Stay church. Remember, the church never closed. Our buildings have been closed for public gatherings, but the church is really you, the people, living out your baptismal vows. Our community of love is not defined by bricks and mortar. It is our capacity and passion to pray, to connect, to give, and to speak out that defines who we are as a church.

Friends, we will get through this. It may take a while, but God’s presence and God’s love is steadfast. This is a resurrection moment for us – not a death – and God’s grace is abundant. We need to allow ourselves the space to receive that grace as a salve for the pressures that weigh upon us. So, wait to regather only when you are ready. I have your back and we in diocesan leadership want to help guide you, not force you. We have “guidelines” for a reason, rather than policy or mandate. Trust yourself and your leadership.

Stay calm. Stay connected. Stay church!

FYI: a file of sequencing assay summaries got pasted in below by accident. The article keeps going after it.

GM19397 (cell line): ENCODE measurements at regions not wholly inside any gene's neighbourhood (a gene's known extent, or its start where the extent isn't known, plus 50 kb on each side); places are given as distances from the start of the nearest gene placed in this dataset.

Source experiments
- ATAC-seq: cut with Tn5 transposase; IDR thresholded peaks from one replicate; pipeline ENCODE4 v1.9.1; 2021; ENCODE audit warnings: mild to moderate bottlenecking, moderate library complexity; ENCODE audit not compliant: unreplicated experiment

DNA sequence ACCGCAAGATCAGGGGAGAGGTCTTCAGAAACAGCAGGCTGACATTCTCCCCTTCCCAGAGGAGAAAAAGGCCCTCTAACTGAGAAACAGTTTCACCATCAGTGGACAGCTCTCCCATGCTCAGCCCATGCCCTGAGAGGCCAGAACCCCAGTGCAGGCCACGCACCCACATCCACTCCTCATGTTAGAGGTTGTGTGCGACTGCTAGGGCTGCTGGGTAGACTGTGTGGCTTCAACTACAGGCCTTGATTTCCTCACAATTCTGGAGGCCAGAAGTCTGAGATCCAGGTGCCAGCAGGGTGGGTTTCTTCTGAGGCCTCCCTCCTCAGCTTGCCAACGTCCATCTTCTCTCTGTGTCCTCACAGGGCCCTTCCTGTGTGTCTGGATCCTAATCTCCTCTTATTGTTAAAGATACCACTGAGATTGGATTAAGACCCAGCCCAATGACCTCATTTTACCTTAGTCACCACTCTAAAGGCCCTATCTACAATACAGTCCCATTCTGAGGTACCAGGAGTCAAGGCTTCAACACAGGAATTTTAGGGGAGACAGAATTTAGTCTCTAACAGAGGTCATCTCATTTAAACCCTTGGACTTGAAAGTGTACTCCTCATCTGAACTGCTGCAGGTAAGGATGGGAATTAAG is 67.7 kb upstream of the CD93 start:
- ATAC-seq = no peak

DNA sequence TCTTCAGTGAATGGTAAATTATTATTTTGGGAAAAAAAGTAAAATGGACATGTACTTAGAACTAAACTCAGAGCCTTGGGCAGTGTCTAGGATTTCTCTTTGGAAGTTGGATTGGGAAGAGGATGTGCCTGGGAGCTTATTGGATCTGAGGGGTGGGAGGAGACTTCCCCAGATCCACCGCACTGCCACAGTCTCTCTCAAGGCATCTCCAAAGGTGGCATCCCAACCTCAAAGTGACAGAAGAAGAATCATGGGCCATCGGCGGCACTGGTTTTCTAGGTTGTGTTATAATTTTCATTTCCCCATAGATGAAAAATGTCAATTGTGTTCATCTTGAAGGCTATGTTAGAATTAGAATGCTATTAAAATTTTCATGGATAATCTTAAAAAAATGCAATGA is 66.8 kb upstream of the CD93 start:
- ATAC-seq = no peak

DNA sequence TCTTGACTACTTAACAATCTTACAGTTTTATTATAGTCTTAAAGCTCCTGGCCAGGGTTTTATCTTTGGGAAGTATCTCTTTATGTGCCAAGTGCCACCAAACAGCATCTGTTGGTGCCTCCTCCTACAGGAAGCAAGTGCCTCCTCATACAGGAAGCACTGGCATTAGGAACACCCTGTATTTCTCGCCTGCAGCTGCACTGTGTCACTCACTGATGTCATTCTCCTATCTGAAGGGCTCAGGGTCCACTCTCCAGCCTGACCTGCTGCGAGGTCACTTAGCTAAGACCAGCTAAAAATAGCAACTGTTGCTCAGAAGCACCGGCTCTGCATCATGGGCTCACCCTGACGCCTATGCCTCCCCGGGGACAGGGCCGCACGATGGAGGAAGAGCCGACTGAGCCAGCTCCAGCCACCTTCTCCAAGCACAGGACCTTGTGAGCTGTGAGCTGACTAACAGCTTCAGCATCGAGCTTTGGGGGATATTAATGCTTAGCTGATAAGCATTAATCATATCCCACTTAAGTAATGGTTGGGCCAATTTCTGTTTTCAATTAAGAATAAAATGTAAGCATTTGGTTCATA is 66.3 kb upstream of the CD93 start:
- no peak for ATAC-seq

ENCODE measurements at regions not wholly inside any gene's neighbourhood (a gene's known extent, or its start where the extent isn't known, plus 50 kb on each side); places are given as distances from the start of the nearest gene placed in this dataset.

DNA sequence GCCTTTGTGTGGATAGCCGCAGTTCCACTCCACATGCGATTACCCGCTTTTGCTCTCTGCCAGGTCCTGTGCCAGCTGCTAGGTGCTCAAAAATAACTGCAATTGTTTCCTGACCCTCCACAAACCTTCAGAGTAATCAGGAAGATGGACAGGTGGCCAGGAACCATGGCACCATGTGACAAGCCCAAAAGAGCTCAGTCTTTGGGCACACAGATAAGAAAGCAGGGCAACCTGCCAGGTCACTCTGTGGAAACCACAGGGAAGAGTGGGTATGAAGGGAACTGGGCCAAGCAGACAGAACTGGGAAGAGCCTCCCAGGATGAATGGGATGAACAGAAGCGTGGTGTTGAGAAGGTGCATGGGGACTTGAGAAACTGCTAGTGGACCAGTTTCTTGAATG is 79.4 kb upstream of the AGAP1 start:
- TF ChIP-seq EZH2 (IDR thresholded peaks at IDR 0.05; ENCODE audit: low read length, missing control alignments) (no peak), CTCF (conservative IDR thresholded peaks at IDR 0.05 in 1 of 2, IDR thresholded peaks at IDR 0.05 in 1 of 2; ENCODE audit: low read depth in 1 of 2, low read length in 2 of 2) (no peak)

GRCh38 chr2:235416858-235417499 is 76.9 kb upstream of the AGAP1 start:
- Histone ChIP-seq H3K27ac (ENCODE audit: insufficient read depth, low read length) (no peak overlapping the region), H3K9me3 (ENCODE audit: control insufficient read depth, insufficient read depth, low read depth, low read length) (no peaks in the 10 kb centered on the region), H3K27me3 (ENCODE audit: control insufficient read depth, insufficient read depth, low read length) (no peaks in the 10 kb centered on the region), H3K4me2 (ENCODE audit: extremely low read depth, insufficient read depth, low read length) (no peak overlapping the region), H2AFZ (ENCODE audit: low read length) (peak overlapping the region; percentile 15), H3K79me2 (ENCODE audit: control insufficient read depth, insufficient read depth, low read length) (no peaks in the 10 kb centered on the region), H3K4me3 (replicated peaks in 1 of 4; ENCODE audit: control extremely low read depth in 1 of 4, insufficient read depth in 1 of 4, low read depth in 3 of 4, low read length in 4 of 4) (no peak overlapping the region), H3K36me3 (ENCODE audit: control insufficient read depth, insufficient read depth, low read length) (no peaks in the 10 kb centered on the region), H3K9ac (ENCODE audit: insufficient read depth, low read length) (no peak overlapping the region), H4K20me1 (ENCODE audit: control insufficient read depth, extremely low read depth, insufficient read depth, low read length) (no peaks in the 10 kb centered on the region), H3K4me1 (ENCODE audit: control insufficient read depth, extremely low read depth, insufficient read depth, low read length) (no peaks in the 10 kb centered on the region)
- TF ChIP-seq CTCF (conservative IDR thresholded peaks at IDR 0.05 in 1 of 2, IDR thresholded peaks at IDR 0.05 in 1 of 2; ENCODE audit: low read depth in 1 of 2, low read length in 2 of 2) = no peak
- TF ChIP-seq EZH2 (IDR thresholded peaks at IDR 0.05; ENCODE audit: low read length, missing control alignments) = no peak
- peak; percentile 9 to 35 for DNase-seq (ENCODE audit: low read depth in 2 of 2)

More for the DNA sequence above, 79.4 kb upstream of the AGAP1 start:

The Right Rev. Eugene Taylor Sutton
Bishop, Episcopal Diocese of Maryland

Trinity Sunday

June 7, 2020 The Rev. Matt Rogers

The Gospel: Matthew 28:16-20

The eleven disciples went to Galilee, to the mountain to which Jesus had directed them. When they saw him, they worshiped him; but some doubted. And Jesus came and said to them, “All authority in heaven and on earth has been given to me. Go therefore and make disciples of all nations, baptizing them in the name of the Father and of the Son and of the Holy Spirit, and teaching them to obey everything that I have commanded you. And remember, I am with you always, to the end of the age.”

Presiding Bishop’s Opening Remarks at Executive Council

[June 9, 2020] The following is a transcript of the opening remarks of Presiding Bishop Michael Curry at the Executive Council of The Episcopal Church, currently meeting virtually through June 11.

Executive CouncilJune 8, 2020Opening Remarks

In the context in which we find ourselves, allow me to offer some opening remarks. Before I do that I want to say a word of thanks to Secretary Barlowe and the General Convention Office. Members of Council may note this is a massive undertaking to be able to enable us to meet this way. We are blessed and privileged to have a team such as this, to do this, and on your behalf I thank them and thank God for them.